Nestlé is in the 10 best global firms for corporate responsibility (CR) reporting, according to an independent survey published by audit, tax and advisory company KPMG.
It was the only food and beverage business to make the top 10 list, which was compiled from an assessment of 4,100 firms across 41 countries and 15 industry sectors. Those entered in the list from other sectors included BMW, Ford Motor Company and Siemens.
This latest recognition of Nestlé followed the Dow Jones Sustainability Index naming the business as the leading food products company in its ranking.
Janet Voûte, global head of public affairs at Nestlé, said: “High-level commitment to transparency is very important to the quality of the report you end up with.”
“Transparency helps us address problems, and there’s no doubt it contributes to better interactions with external stakeholders,” she said, explaining that Nestlé regularly holds forums and face-to-face meetings with key stakeholder groups, including non-governmental organisations.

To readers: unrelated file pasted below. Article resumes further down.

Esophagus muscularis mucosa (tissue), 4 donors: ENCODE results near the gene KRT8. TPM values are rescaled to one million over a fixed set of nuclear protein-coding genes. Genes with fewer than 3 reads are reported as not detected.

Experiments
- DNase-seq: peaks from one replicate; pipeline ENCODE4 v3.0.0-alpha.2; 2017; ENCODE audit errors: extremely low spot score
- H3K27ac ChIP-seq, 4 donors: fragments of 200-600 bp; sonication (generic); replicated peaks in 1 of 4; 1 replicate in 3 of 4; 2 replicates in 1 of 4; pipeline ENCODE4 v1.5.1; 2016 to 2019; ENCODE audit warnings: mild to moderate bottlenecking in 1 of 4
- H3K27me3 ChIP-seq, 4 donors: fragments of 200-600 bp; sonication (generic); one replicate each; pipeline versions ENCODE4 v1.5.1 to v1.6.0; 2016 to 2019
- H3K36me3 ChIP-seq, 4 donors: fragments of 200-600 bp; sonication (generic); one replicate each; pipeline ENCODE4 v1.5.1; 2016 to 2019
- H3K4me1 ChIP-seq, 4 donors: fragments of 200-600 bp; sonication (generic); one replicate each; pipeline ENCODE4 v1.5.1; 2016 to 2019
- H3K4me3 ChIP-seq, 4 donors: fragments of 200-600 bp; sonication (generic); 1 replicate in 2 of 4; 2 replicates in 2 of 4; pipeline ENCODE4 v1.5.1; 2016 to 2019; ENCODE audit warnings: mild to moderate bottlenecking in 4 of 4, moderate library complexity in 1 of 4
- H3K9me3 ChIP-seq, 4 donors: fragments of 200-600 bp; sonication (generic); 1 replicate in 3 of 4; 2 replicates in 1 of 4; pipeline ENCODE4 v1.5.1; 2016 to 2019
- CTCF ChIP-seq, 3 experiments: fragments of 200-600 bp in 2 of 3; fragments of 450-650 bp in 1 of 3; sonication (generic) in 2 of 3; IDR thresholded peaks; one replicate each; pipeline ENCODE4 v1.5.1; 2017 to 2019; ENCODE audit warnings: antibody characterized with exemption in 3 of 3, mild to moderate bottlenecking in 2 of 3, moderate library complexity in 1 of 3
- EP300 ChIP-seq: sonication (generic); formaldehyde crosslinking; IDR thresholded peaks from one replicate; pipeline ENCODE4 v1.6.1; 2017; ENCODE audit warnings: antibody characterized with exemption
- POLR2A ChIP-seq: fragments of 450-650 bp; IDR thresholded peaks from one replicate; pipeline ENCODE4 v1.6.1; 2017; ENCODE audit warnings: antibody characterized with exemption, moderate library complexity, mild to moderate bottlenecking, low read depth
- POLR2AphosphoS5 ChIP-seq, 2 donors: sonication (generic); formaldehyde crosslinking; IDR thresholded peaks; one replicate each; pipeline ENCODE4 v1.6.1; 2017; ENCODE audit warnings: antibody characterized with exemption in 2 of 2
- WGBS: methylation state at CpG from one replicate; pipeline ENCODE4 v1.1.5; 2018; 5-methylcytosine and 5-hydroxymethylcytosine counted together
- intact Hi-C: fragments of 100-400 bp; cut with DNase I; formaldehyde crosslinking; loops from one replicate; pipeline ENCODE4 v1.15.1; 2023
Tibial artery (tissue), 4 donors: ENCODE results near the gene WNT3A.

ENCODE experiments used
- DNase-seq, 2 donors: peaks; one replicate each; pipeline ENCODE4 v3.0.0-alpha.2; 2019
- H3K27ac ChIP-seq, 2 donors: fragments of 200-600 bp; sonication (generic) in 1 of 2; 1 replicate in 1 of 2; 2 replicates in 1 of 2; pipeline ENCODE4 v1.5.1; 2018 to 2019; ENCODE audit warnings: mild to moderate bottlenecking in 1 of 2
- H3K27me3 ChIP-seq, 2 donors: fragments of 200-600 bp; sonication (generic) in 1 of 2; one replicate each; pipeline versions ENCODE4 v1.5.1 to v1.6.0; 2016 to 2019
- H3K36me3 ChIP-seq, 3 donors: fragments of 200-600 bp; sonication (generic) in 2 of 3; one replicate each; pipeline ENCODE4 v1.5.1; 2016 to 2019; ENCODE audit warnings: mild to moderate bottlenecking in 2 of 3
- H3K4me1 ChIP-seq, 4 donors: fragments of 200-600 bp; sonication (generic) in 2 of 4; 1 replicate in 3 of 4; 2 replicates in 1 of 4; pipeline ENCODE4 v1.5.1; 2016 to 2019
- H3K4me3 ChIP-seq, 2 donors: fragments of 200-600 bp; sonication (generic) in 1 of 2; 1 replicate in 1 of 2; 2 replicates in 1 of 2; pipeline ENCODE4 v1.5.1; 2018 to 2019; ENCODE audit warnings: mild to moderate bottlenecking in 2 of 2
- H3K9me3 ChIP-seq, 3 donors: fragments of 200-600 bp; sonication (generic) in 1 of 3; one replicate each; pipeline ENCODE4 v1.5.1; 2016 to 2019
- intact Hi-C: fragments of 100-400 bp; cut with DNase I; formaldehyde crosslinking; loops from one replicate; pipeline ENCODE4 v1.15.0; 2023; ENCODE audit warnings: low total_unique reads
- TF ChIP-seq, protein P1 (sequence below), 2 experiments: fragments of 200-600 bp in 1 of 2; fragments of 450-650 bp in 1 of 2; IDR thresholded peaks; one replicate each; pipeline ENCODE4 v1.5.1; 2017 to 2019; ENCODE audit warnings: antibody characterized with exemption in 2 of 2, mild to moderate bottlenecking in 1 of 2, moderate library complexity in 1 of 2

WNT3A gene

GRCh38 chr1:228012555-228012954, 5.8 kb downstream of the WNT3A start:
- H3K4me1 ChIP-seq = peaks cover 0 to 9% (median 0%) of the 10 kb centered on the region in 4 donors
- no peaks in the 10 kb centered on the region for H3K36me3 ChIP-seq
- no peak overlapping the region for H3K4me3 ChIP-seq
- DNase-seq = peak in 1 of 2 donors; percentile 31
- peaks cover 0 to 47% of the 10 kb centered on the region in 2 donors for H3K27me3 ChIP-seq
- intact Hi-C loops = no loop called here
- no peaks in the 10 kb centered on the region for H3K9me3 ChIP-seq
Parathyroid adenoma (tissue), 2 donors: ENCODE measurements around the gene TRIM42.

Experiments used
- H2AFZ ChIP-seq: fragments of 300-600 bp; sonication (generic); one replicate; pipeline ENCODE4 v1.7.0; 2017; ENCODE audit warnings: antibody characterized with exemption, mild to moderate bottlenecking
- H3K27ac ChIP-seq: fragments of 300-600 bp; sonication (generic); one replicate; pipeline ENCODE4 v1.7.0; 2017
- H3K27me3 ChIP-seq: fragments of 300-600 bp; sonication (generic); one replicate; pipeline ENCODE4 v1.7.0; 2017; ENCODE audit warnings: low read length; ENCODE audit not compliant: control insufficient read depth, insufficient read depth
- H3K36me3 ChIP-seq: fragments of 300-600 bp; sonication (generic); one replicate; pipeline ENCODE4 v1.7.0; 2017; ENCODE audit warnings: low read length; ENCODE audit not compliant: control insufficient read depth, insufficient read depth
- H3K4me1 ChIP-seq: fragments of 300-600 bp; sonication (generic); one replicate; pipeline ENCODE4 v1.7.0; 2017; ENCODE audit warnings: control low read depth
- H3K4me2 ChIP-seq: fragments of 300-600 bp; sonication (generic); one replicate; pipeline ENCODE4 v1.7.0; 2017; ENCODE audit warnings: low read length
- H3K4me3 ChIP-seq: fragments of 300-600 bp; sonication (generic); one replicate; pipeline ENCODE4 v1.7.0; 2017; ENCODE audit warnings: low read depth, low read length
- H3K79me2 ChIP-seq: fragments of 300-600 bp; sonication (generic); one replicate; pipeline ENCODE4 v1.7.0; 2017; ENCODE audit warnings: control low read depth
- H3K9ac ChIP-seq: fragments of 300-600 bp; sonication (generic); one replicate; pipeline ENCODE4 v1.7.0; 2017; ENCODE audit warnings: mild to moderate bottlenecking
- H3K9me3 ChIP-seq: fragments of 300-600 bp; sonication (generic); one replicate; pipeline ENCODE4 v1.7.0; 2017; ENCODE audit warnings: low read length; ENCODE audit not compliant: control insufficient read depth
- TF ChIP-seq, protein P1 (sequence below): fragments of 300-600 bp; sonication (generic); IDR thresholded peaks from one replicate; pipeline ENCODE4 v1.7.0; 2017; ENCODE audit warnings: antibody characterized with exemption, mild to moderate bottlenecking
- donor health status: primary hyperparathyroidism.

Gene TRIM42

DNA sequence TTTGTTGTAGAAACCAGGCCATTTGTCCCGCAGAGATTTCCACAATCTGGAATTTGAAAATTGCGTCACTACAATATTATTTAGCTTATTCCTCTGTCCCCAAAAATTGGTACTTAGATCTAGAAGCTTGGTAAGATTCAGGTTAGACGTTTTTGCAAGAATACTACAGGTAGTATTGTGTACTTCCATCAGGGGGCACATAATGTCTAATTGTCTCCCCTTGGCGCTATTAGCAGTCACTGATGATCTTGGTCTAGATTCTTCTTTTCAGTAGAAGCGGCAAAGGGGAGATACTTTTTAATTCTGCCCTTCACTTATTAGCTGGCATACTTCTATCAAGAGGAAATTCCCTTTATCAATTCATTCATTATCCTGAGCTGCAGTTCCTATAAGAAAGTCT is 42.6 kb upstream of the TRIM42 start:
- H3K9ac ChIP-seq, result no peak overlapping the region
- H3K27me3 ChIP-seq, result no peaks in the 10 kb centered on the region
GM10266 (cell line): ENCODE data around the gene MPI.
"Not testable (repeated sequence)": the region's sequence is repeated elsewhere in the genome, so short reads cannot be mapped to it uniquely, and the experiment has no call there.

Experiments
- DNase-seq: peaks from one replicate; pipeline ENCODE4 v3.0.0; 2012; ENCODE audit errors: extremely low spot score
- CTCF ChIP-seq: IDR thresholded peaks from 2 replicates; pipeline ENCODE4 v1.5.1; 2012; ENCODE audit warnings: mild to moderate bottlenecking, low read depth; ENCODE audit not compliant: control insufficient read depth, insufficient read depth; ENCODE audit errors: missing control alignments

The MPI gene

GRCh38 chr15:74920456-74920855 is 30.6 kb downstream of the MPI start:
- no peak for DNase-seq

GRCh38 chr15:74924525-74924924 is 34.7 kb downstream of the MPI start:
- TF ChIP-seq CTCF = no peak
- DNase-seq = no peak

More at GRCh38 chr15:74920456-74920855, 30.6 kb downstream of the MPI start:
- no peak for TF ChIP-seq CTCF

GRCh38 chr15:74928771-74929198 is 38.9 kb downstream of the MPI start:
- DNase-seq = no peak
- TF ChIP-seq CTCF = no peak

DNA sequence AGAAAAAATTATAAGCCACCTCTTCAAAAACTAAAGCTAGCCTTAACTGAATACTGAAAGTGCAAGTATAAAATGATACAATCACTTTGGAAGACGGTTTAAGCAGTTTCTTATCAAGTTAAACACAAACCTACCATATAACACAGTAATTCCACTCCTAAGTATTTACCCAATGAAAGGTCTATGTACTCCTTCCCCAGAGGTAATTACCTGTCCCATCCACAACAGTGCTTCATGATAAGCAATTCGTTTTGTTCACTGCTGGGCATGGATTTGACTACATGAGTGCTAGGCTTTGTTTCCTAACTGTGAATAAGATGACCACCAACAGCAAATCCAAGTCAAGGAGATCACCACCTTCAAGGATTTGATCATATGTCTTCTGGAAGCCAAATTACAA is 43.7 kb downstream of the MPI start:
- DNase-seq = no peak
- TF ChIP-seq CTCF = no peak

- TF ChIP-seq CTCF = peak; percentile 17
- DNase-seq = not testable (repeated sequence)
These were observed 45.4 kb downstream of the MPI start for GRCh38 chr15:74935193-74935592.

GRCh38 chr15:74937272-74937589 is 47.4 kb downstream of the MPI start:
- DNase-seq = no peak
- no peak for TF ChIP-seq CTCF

The KPMG survey assessed companies using criteria including how they calculated risks and responded to those risks; how transparent and balanced their reporting was and how they reported on their suppliers and value chain.
Nestlé was one of only 10 firms that scored more than 90 out of 100 in all of these criteria.
The KPMG survey has been running since 1993 and includes an in-depth assessment of CR reports from the world’s 250 largest companies.
Substantial rise in interest
According to KPMG, the results of successive surveys have indicated a substantial rise in interest in CR reporting. Only 12% of firms in the first survey engaged in CR reporting, whereas responses from the latest survey indicate 71% do now.
“Corporate responsibility is no longer simply a moral issue and companies recognise this,” said Yvo de Boer, KPMG’s global chairman, climate change & sustainability services. “They increasingly view it as a critical lens on concrete business risks and opportunities.
“It is encouraging to see that large companies are now seeing environmental and social change as a source of opportunity as much as, or more than a source of risk, providing a more rounded view for stakeholders.”